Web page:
Conservationists have said that an extremely wet winter may have impacted on invertebrate numbers, boosting mosquito populations but causing a decline in dragonflies.
The Canal and River Trust has warned that dragonflies and damselflies may begin to dwindle, with rivers spreading across fields over the past few months, leaving larvae as easy prey for small mammals. These insects spend most of their lives as nymphs in waterways.
Peter Birch, group environment manager for the Canal and River Trust, said, “While this year’s floods have had an obvious impact on larger animals, birds and fish, we are also particularly concerned with the impact on invertebrates, which form the foundation stones of a healthy water environment.
“Dragonflies, and their sister damselflies, flourish in clean water which is rich in bankside vegetation, such as reeds. This makes them a fantastic indicator of the health of a canal or river.”
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Birch explained that floods and heavy rainfall might have a long-term effect on river invertebrates.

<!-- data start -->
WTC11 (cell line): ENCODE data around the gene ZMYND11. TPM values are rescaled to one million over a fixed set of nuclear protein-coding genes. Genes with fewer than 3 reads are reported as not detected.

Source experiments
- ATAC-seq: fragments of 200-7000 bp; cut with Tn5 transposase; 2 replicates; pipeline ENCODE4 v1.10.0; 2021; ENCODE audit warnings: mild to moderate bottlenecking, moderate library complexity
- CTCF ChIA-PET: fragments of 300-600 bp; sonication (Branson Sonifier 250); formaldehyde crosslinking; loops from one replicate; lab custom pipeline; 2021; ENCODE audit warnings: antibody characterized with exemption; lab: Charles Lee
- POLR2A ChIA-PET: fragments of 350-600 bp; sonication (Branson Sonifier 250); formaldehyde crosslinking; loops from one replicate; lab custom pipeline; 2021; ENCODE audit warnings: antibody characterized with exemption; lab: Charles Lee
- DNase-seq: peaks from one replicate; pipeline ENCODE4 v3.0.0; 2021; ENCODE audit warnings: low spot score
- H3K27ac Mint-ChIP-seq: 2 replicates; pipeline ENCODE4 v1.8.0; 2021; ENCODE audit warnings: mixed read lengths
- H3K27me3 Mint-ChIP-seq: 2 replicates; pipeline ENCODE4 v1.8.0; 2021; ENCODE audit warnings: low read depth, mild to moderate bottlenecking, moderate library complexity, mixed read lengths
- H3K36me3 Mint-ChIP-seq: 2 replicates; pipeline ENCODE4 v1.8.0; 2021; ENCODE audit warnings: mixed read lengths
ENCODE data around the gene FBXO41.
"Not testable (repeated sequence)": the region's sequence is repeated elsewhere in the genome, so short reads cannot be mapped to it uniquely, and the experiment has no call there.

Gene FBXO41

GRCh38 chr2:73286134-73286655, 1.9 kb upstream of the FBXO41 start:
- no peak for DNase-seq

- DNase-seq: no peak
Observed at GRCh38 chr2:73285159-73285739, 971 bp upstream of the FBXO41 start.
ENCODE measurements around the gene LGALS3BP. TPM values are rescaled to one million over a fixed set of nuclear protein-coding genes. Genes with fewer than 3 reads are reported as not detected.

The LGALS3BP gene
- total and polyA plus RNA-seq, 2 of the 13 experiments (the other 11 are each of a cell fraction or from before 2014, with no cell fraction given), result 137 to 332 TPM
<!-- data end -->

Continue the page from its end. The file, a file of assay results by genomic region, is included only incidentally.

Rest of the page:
“We would expect to see an increase in numbers of mosquitoes and midges which prefer stagnant and isolated water, but we may also see a drop in the numbers of dragonflies emerging this spring”, he said.
The charity invited members of the public to take part to the Great Nature Watch, recording sightings of wildlife on canals, rivers and lakes.
A number of academics warned in March that as winters are expected to become wetter and wetter in the future, more fertilisers could be washed into waterways, causing algae to grow faster and affecting the wildlife population.
Photo: Tristram Brelstaff via flickr